Bureau Betak. Their event productions are spectacular with photography to match.

What did you want to be when you were little?

Journalist, actress, forensic scientist… I was such a daydreamer as a child I had a different plan for myself every week.

What advice would you give your children (or nieces/nephews/young people)?

If you find something you love doing, you’ll never have to work a day in your life. Its a cliche but it’s true. I’d also encourage them to believe that school really isn’t the defining moment of their life. All you really need to succeed is passion, drive and a spark of an idea. We live in an age where, if you’re willing to really commit to something, you can learn, network and be whoever or whatever you want. It really is 1% inspiration, 99% perspiration.

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What are you most proud of?

The fact that I work for myself. Being your own boss really does feel great. I love the fact that I had an idea to set up a photography business and six years later I’m still going! I still enjoy what I do and I’m clearer than ever about what I hope to achieve.

What has been your career highlight to date?

Well it’s really hard to pick a career highlight because there are so many events that I’m thrilled to be a part of. Each one is so unique. The set design, lighting and choreography is so carefully considered, it’s always a feast for the eyes! I count Jimmy Choo, Mr Hare & Paul Smith amongst some of my favourite shows. I also recently had the privilege to photograph Prince Charles at the Invest in Futures Dinner 2016 which was a pretty special moment.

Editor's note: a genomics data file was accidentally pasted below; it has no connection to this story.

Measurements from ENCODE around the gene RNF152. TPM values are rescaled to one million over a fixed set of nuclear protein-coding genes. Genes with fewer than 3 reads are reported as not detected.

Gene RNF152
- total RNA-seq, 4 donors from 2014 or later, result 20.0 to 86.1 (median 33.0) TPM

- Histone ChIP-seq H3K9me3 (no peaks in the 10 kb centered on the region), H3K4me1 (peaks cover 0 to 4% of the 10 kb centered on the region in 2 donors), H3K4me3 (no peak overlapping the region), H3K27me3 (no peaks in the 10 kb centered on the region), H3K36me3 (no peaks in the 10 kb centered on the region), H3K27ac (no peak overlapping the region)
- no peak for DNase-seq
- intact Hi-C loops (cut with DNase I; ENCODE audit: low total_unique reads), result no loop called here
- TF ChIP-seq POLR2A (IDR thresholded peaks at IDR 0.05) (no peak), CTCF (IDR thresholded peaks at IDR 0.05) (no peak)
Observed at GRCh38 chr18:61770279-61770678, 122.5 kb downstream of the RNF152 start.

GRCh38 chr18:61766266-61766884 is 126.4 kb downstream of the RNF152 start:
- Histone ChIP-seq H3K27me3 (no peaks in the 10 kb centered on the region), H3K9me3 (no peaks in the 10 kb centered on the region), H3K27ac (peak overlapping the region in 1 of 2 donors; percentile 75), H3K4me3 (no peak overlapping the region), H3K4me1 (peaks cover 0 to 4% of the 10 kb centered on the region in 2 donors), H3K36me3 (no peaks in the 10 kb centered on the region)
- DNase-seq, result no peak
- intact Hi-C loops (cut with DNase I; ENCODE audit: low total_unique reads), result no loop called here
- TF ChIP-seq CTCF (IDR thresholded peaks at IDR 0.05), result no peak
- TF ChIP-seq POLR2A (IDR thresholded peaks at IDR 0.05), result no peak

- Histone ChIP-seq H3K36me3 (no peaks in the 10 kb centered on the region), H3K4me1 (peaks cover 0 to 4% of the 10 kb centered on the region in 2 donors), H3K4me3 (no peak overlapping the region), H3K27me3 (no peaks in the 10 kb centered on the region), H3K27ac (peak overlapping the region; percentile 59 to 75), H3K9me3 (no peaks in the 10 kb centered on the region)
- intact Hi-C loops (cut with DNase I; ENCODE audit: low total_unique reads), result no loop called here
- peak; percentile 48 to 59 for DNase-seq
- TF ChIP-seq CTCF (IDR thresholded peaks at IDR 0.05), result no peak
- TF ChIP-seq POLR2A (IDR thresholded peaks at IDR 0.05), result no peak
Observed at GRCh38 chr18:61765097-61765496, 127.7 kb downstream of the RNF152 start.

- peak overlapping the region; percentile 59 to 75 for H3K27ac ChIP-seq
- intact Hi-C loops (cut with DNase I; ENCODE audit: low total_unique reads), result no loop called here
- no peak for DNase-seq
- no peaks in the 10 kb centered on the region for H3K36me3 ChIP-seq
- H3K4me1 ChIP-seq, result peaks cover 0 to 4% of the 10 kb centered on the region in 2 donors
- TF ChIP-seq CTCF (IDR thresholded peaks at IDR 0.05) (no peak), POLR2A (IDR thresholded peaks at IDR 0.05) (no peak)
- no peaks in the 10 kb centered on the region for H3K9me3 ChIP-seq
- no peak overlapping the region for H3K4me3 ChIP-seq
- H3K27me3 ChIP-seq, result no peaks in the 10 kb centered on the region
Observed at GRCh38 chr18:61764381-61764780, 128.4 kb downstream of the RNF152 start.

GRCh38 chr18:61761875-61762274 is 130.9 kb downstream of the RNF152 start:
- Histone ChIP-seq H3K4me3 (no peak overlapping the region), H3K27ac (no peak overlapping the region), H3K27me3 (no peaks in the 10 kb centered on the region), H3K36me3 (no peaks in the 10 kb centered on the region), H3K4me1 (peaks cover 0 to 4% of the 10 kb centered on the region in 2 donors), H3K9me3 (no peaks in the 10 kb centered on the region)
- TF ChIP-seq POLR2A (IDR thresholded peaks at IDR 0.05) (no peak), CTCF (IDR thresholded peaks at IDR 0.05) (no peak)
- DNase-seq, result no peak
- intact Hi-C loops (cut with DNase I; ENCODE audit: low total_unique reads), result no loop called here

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What’s the biggest challenge you face in your day to day?

Keeping the faith. Whilst the freelance life can feel incredibly liberating, it can also be a challenge to hold your nerve and believe that the work will keep coming. The fear of failure never really goes away, you just get better at living with it!

Who is your favourite fictional female character?

Carmela Soprano. The ultimate matriarch. She’s flawed in many ways but so strong and stoic – what’s not to love?

Right Now I’m…

Watching: Repeats of Ab Fab on Netflix

Reading: Mick Fleetwood’s autobiography ‘Play On’

Listening to: Bobby Womack’s Soul Sessions has been played a lot lately and I’m addicted to the glorious vocal arrangements of folk rock groups. One of my favourite tunes at the moment is Creeque Alley by The Mamas & The Papas. I’m mostly enjoying songs that translate well to my learning the acoustic guitar.

Pass it on:

Who would you most like to see featured on this blog?

Nadia Anne Ricketts: @Beatwoven Instagram & Twitter

Heather Davies: @AlpineEthos Instagram & Twitter

Sam Pearson: @Sam_sue_Pearson – Instagram

You can find Suzie at: www.suziejay.com & @suziejayphoto on Instagram & Twitter.